Simultaneous translation from French to Spanish available
Adela Muñoz Páez (Spain) is one of the most brilliant essayists writing today. A professor of Inorganic Chemistry at Seville University, her other great passion is women scientists. She is the creator of Científicas: Pasado, Presente y Futuro, a series of dramatic representations aimed at school children aged between 8 and 14. As a part of her constant concern for vindicating the role of women in society, Muñoz presents her most recent book, Brujas, an essay that explores the process by which women were made into scapegoats in an extraordinarily misogynous society. Although there were no witches’ Sabbaths or flying on broomsticks, there was suffering and death on bonfires all over early modern Europe. In conversation with the RPP journalist Patricia del Río.
Julien Petit (France) is a curator at the Miguel Urrutia Art Museum in Bogota and a lecturer at the University of the Andes. His curatorial work involves looking at notions of writing and reading in the history of art, critical and decolonial art, the scope of the image, photography and reading and, in general, the place occupied by art in the construction of community, culture and social paradigms. He will talk to the visual artists Nereida Apaza Mamani and José Luis Delgado Otero, who live in Arequipa.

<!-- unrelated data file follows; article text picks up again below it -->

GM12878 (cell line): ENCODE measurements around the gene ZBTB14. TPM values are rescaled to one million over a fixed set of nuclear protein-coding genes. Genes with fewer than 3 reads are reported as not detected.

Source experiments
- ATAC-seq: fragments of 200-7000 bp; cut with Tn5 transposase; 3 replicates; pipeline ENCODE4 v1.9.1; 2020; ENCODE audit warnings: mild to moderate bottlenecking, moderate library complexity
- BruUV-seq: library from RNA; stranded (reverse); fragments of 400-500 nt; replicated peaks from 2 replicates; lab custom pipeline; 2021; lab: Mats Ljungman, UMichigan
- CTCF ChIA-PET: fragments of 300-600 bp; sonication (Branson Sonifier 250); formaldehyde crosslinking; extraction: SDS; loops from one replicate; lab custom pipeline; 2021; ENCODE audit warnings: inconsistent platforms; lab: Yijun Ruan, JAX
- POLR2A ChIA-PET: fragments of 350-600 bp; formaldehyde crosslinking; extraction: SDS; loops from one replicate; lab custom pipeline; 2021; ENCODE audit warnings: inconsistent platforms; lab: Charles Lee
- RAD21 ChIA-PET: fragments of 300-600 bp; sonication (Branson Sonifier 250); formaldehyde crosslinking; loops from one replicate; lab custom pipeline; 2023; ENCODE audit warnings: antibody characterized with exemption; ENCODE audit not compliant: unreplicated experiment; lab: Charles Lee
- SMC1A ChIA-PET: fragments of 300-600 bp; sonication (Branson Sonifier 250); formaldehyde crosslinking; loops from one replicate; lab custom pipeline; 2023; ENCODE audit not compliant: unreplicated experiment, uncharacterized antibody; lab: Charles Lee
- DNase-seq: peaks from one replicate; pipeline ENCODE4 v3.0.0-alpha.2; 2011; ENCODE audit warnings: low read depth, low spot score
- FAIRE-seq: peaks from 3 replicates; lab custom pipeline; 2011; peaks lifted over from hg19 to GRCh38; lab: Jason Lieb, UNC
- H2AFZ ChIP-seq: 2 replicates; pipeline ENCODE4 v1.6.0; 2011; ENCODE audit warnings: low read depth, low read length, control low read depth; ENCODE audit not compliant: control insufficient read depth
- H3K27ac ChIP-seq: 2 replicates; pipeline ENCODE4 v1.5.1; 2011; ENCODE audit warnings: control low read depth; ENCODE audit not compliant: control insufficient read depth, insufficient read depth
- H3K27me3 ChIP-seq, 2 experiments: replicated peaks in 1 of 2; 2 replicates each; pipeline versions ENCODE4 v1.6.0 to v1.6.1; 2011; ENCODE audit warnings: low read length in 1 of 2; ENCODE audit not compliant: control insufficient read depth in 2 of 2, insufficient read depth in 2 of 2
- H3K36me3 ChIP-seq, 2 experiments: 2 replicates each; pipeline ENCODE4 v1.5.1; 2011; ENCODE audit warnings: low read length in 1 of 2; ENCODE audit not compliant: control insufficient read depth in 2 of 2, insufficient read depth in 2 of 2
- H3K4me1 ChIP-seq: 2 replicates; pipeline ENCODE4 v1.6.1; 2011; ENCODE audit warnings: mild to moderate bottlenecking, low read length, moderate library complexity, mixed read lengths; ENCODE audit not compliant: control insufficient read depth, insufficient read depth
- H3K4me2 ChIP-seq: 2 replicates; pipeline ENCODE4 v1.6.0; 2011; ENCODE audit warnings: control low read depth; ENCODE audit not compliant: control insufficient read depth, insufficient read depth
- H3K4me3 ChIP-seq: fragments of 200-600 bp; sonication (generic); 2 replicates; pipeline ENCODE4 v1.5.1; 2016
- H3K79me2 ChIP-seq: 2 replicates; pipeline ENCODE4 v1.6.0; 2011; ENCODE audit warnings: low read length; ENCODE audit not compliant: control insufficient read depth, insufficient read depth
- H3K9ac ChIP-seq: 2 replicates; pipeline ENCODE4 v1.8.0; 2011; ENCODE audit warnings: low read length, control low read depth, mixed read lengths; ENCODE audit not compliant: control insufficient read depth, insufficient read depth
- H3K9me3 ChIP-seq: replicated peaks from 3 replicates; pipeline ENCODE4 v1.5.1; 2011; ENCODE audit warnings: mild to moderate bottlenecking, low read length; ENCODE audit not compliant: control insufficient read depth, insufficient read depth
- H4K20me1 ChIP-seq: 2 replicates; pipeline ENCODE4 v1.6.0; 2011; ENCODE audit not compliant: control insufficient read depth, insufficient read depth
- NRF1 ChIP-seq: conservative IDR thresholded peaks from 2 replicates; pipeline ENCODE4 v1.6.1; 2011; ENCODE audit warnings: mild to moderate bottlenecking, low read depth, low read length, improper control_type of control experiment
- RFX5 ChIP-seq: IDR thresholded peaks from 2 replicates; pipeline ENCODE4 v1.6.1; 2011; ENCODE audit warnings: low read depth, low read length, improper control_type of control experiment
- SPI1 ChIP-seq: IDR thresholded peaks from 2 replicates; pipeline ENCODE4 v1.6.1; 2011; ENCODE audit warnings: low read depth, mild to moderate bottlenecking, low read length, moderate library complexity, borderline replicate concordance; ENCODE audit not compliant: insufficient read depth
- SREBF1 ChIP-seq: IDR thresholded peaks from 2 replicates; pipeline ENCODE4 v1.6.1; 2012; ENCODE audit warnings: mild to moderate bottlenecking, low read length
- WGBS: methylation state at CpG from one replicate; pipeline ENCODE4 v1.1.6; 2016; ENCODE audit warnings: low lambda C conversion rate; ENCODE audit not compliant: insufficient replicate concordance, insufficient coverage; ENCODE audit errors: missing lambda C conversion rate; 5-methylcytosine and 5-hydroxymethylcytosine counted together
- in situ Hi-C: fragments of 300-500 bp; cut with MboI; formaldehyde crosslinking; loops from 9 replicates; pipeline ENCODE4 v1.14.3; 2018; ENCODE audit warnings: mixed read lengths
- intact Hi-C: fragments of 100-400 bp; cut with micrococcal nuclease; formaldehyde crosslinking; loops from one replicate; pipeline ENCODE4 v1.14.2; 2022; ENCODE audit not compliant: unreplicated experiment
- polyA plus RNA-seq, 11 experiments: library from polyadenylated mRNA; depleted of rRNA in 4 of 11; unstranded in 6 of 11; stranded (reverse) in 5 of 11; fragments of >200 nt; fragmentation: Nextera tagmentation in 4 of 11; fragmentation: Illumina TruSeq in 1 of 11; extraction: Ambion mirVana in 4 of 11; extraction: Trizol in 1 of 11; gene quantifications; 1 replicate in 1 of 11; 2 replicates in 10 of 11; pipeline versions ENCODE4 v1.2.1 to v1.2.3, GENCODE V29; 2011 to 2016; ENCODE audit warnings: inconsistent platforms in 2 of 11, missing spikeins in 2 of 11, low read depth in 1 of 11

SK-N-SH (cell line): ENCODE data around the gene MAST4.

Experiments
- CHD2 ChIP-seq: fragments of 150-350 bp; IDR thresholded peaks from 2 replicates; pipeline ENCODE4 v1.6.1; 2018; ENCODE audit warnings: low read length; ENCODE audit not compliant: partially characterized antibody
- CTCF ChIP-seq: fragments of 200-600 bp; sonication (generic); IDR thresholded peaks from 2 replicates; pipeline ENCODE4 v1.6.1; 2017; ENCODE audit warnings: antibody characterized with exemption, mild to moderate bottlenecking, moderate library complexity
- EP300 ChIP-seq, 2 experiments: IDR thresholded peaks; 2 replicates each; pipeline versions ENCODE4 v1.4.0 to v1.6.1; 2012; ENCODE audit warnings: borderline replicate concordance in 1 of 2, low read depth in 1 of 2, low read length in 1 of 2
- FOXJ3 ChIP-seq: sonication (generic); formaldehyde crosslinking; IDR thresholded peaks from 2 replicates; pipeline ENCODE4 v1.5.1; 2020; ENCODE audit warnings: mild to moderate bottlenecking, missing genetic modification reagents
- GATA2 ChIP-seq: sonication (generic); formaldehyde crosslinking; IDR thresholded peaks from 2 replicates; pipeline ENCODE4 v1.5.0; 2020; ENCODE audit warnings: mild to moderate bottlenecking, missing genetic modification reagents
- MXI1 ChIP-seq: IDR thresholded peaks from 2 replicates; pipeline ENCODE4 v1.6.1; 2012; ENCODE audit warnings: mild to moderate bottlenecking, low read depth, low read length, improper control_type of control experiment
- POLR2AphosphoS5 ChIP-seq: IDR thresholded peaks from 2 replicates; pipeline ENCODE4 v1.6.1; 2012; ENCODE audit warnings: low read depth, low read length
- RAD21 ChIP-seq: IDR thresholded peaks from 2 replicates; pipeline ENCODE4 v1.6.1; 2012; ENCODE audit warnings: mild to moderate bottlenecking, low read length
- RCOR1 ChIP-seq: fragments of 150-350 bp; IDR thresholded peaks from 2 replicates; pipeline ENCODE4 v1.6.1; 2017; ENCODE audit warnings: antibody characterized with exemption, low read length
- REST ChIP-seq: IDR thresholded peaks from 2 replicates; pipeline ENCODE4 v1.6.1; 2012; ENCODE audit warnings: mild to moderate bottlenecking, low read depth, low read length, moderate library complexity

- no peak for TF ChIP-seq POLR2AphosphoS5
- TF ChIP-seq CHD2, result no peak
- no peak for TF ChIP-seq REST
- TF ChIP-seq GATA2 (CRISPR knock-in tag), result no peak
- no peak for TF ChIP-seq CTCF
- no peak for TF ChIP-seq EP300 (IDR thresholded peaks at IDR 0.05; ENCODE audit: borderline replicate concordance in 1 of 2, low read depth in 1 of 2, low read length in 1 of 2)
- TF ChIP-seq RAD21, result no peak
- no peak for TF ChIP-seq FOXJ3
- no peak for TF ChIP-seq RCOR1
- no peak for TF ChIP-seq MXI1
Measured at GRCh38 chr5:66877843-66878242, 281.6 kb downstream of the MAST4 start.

The 13 manuscripts that constitute Juan Basilio Cortegana’s Historia del Perú make up a unique and diligently prepared work that tells the history of the country from the Inca period to 1827, the year of the first presidential election and the second Constitutional Congress. Cortegana emphasises the formation of the republic, a foundational process in which the author was a witness and actor. Cortegana, from Cajamarca, was a soldier in Junín and Ayacucho and an empirical historian who created a work with many links and intertextualities, but he expresses passionately an affirmation for an independent Peru as well as the country’s continuities with the past. This round table is called on the occasion of the publication in five volumes of the Historia del Peru, a selection of texts written by Cortegana, a publishing project promoted by the BBVA Foundation and the National Library of Peru, supervised by Marcel Velazquez and Carmen McEvoy. They will talk about the meanings of historical memory, the workings of these writings, with their framed voices and the declaration of the manuscripts as Historical Heritage of the Nation. With the essayist Marcel Velazquez, the historian and writer Carmen McEvoy and the Institutional Head of the National Library of Peru, Fabiola Vergara.
Historian Carmen McEvoy is the author of Patrias andinas, patrias citadinas, and book that analyses the years of the independence and early years of the republic of Peru, from a plural perspective: from the point of view of the capital and from the point of view of the interior of the country, and it tries to track the political and social DNA of Peru to understand its current situation. The writer and literary critic Dante Trujillo is the author of Una historia breve, extraña y brutal, about a fascinating historical event: the killing of the Gutiérrez brothers, which took place in 1872. They will talk to will talk to Ricardo Sumalavia about their respective books, from which they will also reflect on current day Peru.